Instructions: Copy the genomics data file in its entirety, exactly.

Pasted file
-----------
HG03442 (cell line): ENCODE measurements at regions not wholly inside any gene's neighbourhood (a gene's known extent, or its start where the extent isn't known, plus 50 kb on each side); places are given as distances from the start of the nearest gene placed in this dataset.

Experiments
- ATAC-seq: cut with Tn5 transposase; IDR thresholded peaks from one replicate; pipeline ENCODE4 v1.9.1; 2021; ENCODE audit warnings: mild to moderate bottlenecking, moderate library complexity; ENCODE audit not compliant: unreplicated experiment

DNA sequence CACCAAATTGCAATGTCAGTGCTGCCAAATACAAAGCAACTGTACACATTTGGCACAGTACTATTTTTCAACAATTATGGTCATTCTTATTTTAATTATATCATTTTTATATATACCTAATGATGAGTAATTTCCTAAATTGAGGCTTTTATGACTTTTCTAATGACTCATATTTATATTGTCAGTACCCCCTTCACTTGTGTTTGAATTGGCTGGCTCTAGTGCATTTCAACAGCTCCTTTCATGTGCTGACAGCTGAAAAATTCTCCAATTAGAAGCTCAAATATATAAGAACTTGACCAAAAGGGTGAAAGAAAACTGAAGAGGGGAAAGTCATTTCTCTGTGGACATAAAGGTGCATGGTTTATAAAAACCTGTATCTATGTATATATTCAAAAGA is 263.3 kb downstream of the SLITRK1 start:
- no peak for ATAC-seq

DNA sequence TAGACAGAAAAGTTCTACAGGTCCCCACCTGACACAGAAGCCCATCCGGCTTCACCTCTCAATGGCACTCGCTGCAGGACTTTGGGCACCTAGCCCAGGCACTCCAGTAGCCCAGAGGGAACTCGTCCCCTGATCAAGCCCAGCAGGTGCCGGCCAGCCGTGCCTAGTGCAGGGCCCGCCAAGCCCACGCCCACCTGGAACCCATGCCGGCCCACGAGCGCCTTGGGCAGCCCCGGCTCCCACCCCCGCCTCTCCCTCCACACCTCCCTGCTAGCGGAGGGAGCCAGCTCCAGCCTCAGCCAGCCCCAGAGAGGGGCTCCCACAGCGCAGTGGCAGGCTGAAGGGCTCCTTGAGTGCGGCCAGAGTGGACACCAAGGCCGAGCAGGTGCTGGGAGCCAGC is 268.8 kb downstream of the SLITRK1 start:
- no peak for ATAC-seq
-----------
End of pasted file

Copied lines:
HG03442 (cell line): ENCODE measurements at regions not wholly inside any gene's neighbourhood (a gene's known extent, or its start where the extent isn't known, plus 50 kb on each side); places are given as distances from the start of the nearest gene placed in this dataset.

Experiments
- ATAC-seq: cut with Tn5 transposase; IDR thresholded peaks from one replicate; pipeline ENCODE4 v1.9.1; 2021; ENCODE audit warnings: mild to moderate bottlenecking, moderate library complexity; ENCODE audit not compliant: unreplicated experiment

DNA sequence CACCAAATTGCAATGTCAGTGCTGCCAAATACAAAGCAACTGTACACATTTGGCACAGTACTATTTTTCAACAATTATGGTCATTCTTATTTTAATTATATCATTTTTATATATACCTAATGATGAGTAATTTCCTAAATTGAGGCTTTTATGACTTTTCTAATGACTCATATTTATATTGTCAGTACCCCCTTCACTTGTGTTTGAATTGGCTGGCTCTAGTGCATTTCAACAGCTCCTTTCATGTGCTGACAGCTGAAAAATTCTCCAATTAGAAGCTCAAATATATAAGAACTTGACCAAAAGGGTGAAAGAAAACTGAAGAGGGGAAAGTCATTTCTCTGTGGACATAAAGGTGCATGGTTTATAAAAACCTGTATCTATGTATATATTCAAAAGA is 263.3 kb downstream of the SLITRK1 start:
- no peak for ATAC-seq

DNA sequence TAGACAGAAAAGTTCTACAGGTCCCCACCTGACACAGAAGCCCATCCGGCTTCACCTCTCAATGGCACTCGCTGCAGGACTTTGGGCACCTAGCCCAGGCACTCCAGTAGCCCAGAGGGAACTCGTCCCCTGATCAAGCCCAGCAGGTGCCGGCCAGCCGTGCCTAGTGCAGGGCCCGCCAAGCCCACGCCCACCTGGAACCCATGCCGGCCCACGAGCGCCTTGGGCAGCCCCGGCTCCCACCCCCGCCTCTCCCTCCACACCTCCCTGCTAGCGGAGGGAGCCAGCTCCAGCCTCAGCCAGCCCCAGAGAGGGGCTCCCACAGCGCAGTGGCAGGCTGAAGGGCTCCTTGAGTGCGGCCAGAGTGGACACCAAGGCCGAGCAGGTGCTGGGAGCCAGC is 268.8 kb downstream of the SLITRK1 start:
- no peak for ATAC-seq